Mirjam Lapid was born in 1933 in Deventer, the Netherlands to a Zionist family. After the Netherlands was occupied, Mirjam had to wear a yellow star and was expelled from school. The Germans confiscated Jewish houses, but a notice on the door of Mirjam’s house stating that she was sick with scarlet fever meant that their house was ignored.
Mirjam’s father Herman Andriesse refused to put his Christian friends in jeopardy by hiding his family with them. In April 1943, they were taken to Amsterdam and two months later deported to the Westerbork detention camp (Mirjam’s oldest brother hid with the Dutch underground).
Working as a cleric in Westerbork, Herman managed to obtain a forged permit for the family to immigrate to Eretz Israel, putting them on the list of prisoners destined to be exchanged.
In January 1944, the family was sent to Bergen-Belsen and imprisoned in a sub-camp designated for prisoner exchanges. The young people in the camp conducted activities for the children and taught them songs in Hebrew. In February 1945, Herman passed away. On 9 April, the prisoners were marched to the railway station. Mirjam's mother Batya, who was sick with typhus, was carried by Mirjam's brother and sister.
The family was put on the "lost train." For two weeks, they traveled around, stopping intermittently and burying the dead. On 23 April, the train’s passengers were liberated by the Red Army on the outskirts of the village of Tröbitz in eastern Germany.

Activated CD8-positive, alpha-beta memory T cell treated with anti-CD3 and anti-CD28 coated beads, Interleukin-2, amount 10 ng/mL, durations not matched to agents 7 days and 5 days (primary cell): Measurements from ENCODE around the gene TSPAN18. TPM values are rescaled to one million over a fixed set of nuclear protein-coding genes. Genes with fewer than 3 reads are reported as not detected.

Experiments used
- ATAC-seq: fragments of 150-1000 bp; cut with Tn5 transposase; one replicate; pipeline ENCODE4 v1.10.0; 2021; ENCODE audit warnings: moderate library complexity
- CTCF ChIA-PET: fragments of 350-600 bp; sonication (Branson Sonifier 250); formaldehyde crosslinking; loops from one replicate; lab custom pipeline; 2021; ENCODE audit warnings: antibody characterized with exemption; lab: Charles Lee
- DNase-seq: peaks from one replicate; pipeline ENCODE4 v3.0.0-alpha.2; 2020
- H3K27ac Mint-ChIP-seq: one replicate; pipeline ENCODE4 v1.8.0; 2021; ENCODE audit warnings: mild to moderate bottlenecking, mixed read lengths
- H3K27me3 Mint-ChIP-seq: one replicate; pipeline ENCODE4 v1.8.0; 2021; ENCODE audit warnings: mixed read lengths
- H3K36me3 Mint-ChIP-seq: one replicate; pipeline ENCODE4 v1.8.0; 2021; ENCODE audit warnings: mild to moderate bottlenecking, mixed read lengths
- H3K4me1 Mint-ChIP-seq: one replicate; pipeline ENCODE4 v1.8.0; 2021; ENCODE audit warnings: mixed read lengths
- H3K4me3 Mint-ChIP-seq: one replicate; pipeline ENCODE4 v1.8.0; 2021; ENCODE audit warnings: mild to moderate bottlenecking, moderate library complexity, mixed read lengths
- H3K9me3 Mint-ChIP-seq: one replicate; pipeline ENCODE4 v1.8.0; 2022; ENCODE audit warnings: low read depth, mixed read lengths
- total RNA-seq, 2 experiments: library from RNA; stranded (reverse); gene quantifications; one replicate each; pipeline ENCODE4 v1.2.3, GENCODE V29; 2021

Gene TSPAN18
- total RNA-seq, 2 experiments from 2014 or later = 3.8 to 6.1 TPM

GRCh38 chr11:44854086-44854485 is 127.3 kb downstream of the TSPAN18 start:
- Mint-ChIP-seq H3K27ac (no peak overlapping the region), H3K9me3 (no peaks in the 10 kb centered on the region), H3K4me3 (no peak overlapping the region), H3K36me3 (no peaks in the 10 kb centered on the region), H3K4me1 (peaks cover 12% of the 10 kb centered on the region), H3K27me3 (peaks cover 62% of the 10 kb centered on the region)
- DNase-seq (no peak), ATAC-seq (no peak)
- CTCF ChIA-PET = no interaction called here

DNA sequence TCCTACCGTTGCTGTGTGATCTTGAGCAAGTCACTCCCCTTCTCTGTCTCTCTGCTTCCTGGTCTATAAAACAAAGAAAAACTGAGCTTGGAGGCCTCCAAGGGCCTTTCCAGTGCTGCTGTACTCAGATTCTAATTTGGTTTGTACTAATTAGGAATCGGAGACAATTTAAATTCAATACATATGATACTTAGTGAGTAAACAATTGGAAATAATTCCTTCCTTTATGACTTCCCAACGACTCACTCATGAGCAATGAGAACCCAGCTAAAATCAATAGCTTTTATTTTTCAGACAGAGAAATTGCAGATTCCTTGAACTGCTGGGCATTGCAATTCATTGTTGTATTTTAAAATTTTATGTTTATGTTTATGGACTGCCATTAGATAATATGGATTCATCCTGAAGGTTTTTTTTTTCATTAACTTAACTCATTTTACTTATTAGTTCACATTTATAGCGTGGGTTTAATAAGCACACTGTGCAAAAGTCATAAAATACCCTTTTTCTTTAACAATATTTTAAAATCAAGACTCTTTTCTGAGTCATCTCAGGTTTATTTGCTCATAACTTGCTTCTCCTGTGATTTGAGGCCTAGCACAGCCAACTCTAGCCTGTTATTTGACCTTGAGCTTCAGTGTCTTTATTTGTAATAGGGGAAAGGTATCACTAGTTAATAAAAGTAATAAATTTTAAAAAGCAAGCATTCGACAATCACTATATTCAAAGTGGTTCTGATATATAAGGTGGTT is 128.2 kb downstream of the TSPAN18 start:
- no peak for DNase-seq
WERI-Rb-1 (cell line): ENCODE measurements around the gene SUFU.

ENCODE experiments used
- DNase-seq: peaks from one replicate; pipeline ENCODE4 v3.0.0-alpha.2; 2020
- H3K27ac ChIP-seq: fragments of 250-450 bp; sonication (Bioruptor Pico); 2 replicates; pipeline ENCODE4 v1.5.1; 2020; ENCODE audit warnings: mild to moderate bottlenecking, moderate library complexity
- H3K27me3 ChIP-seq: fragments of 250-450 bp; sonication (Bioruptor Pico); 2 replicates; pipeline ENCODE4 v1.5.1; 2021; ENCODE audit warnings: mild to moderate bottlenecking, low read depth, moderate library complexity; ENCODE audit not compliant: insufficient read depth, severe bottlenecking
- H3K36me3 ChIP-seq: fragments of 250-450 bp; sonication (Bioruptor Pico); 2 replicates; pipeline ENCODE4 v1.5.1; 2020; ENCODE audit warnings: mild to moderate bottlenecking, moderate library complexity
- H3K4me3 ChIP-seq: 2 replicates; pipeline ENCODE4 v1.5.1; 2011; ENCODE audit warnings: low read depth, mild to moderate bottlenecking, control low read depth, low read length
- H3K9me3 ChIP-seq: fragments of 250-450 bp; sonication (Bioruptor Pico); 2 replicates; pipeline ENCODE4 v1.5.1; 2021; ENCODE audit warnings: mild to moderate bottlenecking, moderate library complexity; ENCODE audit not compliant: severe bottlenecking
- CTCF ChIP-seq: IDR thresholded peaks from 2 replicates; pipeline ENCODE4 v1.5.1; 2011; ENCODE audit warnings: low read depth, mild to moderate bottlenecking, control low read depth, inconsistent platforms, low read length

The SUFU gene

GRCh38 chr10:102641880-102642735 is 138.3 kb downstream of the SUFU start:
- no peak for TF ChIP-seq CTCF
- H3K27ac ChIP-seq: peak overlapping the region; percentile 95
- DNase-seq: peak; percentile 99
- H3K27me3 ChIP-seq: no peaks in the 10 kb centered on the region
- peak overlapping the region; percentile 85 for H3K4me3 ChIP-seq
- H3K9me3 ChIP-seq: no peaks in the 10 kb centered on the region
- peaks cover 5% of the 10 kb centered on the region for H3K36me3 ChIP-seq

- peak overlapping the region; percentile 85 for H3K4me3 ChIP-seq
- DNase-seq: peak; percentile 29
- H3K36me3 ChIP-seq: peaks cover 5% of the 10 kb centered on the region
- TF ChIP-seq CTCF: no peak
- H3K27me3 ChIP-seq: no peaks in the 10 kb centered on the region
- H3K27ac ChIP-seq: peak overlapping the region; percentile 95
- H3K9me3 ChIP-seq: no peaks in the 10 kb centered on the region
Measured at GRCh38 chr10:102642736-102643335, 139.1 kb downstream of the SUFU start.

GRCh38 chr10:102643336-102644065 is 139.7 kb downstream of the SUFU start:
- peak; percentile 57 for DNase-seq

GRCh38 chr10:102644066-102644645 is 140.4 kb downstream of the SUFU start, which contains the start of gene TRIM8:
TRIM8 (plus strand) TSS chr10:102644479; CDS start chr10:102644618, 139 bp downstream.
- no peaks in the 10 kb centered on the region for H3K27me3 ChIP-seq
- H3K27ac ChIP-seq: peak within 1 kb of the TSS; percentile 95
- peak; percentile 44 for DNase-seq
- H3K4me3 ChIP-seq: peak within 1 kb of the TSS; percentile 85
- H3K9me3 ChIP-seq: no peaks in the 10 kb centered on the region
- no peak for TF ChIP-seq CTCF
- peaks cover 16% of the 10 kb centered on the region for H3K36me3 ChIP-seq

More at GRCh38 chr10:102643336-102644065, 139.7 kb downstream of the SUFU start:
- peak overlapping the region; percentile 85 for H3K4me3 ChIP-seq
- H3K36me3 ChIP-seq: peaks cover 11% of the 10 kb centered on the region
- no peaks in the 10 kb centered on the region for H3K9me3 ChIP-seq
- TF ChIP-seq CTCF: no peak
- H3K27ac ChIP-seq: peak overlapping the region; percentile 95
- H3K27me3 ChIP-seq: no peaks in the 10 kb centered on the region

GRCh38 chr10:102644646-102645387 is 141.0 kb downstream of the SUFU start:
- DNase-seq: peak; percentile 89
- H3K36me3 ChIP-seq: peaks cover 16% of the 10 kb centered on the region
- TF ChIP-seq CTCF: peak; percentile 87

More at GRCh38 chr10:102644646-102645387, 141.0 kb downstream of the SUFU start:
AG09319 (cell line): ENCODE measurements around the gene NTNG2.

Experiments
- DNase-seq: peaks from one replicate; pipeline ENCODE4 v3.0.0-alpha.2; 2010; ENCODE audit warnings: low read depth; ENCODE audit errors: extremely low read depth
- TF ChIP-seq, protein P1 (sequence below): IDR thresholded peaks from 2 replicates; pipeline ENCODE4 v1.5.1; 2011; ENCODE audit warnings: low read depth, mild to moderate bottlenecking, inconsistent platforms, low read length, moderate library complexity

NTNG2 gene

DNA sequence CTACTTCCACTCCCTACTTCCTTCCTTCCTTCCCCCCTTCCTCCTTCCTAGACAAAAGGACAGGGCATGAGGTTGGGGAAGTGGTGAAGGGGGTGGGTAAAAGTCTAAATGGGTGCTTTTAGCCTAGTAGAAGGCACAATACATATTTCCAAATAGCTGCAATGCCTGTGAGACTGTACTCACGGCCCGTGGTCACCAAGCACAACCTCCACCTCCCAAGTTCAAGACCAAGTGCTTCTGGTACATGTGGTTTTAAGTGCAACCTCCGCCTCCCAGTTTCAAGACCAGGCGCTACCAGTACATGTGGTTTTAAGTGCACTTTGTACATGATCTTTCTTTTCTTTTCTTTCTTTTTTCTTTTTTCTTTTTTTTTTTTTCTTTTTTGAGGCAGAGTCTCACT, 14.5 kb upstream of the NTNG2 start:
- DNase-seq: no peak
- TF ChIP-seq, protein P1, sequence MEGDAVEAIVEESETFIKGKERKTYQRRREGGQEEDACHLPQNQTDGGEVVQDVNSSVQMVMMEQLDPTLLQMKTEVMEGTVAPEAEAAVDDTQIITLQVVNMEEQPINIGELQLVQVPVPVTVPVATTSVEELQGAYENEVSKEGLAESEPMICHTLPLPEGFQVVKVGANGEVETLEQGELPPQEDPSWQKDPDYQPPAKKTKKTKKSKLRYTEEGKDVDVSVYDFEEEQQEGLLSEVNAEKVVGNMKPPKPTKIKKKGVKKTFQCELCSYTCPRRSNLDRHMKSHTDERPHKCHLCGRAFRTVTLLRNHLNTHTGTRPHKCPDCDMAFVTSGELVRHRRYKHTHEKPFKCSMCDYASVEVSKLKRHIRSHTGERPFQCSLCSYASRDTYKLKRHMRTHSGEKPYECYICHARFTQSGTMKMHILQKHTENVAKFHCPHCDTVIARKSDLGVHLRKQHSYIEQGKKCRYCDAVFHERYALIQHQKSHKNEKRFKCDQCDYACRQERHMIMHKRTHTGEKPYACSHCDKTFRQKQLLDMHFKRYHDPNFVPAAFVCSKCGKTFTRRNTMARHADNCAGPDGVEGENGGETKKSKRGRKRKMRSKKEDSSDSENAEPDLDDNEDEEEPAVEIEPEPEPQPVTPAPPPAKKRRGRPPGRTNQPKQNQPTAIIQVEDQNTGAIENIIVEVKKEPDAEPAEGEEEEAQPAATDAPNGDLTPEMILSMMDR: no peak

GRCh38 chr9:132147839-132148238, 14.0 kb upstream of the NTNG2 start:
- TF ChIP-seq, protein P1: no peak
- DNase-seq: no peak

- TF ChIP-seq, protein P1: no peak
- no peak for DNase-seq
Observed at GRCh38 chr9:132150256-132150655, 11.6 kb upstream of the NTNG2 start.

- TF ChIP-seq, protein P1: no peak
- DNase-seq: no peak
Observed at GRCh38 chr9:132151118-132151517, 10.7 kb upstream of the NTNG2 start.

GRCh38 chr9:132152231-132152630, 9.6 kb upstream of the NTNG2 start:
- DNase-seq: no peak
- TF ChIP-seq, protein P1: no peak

A few months later, Mirjam and her family returned to the Netherlands, where she joined the Habonim youth group. She became a leader in the movement, and served as its secretary in the Netherlands. In 1950, she traveled to Jerusalem to study. When she returned, she joined an agricultural training farm near Amsterdam.
In 1953, Mirjam immigrated to Israel. There she met Aki, and the couple joined a Habonim group from South Africa at Kibbutz Tzora, central Israel. Since 1960, she has run the bureau of the kibbutz’s secretariat.
Mirjam and Aki had six children and 14 grandchildren. When their late son Ran, a helicopter pilot in the Israel Air Force (IAF), was asked to fly the German chancellor during a visit to Israel, he made it contingent on Mirjam’s approval. “Nothing could be greater for me than to have my son, a pilot in the IAF, fly the German chancellor,” she said. “That is my victory.”